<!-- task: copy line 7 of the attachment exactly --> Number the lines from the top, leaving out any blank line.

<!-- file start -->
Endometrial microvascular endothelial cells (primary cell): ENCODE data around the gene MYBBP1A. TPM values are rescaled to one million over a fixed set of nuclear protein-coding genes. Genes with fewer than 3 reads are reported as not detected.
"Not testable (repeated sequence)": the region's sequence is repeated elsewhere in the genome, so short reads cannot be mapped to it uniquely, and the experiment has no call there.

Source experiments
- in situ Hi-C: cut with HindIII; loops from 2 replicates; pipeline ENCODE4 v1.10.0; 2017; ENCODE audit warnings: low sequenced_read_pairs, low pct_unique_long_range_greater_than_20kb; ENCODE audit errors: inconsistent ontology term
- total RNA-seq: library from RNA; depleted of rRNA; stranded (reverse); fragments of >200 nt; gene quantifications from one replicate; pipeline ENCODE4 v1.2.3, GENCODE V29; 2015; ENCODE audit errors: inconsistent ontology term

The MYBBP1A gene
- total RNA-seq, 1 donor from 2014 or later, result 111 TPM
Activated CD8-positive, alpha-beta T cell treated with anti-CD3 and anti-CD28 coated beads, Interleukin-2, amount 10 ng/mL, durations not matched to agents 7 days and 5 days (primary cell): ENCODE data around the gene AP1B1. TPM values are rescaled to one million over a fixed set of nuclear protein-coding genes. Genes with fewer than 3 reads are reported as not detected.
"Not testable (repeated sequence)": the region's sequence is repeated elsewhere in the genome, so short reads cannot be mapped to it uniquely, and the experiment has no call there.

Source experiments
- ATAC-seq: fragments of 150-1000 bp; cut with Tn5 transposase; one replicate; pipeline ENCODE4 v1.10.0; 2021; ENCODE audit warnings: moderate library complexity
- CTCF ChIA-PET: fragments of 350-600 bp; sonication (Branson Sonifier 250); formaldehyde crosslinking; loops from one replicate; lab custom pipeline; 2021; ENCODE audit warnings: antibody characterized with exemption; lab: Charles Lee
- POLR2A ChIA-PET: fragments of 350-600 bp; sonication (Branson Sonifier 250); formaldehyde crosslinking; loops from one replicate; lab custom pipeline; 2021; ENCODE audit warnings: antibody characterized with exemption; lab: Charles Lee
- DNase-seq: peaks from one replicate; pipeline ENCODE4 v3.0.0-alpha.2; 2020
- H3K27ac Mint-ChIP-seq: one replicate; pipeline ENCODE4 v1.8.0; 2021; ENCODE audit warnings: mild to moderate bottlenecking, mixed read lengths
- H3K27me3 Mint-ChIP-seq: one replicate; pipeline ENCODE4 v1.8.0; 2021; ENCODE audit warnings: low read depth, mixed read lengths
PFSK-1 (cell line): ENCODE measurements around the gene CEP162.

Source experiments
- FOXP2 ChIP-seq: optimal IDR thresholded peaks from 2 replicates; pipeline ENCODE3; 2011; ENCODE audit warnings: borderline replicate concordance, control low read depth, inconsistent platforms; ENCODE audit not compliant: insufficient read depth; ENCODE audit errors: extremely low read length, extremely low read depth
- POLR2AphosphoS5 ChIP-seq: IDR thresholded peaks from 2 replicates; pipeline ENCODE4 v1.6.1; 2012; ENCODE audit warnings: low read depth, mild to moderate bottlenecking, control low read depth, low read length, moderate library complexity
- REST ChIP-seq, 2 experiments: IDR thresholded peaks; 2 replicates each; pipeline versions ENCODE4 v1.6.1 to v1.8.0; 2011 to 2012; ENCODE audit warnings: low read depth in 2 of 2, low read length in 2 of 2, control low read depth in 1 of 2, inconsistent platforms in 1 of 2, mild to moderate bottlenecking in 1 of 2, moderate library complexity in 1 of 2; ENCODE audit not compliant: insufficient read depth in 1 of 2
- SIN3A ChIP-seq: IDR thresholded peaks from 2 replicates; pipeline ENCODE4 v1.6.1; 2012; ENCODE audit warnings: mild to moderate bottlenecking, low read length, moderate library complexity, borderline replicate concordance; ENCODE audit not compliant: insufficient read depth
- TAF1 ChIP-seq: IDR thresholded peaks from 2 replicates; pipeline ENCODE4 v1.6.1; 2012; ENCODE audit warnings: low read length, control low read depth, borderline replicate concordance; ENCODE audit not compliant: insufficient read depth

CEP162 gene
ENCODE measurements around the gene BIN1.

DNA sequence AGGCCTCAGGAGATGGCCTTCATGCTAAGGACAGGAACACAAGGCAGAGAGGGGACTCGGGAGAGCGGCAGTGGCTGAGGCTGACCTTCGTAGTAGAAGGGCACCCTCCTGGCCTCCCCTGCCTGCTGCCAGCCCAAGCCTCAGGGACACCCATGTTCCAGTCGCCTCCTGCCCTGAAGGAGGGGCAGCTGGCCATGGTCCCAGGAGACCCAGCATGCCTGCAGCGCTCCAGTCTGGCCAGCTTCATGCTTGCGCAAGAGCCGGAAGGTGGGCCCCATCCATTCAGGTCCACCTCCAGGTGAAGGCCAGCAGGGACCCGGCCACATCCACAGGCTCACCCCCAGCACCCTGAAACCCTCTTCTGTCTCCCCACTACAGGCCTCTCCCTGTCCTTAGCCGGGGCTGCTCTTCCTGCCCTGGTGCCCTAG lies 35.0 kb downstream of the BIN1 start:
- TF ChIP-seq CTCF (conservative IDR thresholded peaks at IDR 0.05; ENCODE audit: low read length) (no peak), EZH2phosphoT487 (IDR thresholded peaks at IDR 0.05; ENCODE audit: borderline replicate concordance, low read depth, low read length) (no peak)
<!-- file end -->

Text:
- total RNA-seq, 1 donor from 2014 or later, result 111 TPM